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On the grow: Month 21

Playtime is getting more complex. And that's a good thing! As your little playmate's coordination continues to improve, they may start to choose activities that require more complex skills than, say, banging and flinging things around.

For fun, your kiddo may enjoy things like:

  • Coloring.
  • Putting large shape blocks into their matching holes.
  • Stacking four or more blocks and knocking them down.
  • Taking simple toys apart and putting them back together.
  • Finger-paint with pudding or making shapes with cookie dough. 

Mastering skills like these can open up new ways for you and your toddler to play together.

How your child's changing

Here are some other skills your kiddo may start to show over the next few weeks.*

Fun with fashion. Arms up! Your little one may be interested in dressing themselves. The pants may go on backward and the socks may be inside out, but encouraging your little one to try dressing on their own can help them build self-confidence.

When helping them dress:

  • Give choices. Provide two shirts and let your toddler decide which one to wear. That gives your kiddo a sense of control and lets them know you value their opinion.
  • Talk it out. Count your cutie's toes when it's time for socks and shoes. Name their clothes and point out the colors. By listening, watching and doing, your child can learn about numbers, colors, body parts and following directions.
  • Get silly. Your toddler may be more attentive (and less wiggly) when you make dressing fun. Slip a sock on your toddler's hand or a pant leg on their arm. Laugh and say, "Oops! That's not right. Where should this go?"

So much to say. Every week your little chatterbox is learning about one new word. They may even start to combine two or more words to make a phrase.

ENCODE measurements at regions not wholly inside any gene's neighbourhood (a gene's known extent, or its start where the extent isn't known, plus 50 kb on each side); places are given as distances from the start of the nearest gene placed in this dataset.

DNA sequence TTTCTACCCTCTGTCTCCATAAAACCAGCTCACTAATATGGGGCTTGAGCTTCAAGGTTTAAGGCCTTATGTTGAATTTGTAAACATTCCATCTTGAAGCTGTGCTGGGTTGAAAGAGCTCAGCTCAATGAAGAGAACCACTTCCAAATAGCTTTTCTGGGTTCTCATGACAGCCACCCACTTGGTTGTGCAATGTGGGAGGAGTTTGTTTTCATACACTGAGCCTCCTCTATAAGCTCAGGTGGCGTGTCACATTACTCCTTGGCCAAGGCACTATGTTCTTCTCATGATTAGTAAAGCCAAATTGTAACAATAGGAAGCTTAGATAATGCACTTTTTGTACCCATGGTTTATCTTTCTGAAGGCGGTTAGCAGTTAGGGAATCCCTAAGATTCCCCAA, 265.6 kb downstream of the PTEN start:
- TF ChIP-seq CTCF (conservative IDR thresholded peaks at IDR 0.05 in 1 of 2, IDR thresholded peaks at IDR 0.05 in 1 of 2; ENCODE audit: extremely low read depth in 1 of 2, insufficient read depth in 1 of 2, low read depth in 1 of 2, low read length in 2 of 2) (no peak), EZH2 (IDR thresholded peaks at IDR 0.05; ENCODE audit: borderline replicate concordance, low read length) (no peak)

To help boost their language skills:

  • Turn your toddler's words and phrases into complete sentences. For instance, if your child says, "Me down," respond with, "You want to get down."
  • Play goofy word games. Try switching a word in a familiar song, like "Row, row, row your car!"

Mirror, mirror. Guess who can recognize themselves in the mirror? Toddlers as young as 15 months may react to seeing their reflection, but it may take others up until 24 months to acquire this skill. 

This is a major milestone in self-awareness. Self-awareness lays the groundwork for other more complex emotions, like empathy, confidence and embarrassment. You can continue to foster your clever little one's self-awareness by:

  • Playing in the mirror. Move around with your child. Point to their clothing. Talk about the movements they're making.
  • Looking at photos. Put together a photobook with pictures of your toddler and other important people in their life. Flip through the pages together and ask your little one to point to themselves and to others by name. 

*Keep in mind, no two children follow the exact same path when it comes to development. There can be great variation from child to child. Speak to your doctor if you have questions or concerns about your child's development.

Sources: American Academy of Pediatrics; Zero to Three

Reviewed 2/18/2022

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